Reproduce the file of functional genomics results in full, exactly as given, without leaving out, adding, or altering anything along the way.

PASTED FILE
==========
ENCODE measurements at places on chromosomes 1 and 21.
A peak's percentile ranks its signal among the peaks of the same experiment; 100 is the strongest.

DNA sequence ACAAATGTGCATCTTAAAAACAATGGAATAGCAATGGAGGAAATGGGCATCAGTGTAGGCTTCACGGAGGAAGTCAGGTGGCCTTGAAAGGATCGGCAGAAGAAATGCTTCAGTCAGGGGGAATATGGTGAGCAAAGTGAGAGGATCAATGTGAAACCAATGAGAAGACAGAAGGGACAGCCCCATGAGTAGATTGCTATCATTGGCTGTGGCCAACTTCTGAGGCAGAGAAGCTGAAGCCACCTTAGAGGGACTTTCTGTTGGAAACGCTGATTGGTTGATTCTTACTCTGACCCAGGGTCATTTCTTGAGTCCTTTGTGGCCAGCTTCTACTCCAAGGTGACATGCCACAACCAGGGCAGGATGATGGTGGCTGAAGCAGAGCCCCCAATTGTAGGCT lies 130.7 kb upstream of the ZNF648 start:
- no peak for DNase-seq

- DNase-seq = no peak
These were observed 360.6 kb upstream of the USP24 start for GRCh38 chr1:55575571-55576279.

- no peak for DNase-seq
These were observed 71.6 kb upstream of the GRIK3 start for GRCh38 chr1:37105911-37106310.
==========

ENCODE measurements at places on chromosomes 1 and 21.
A peak's percentile ranks its signal among the peaks of the same experiment; 100 is the strongest.

DNA sequence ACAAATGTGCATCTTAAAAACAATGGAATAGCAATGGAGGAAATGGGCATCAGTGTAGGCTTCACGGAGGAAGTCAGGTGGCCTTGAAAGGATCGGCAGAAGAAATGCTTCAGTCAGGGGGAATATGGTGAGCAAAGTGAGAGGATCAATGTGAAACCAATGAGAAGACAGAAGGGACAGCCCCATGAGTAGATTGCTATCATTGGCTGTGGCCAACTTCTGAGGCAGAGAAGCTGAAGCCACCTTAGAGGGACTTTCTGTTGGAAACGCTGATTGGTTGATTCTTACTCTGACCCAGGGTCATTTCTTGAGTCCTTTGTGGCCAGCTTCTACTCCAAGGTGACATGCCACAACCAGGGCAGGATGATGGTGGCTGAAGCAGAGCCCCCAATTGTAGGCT lies 130.7 kb upstream of the ZNF648 start:
- no peak for DNase-seq

- DNase-seq = no peak
These were observed 360.6 kb upstream of the USP24 start for GRCh38 chr1:55575571-55576279.

- no peak for DNase-seq
These were observed 71.6 kb upstream of the GRIK3 start for GRCh38 chr1:37105911-37106310.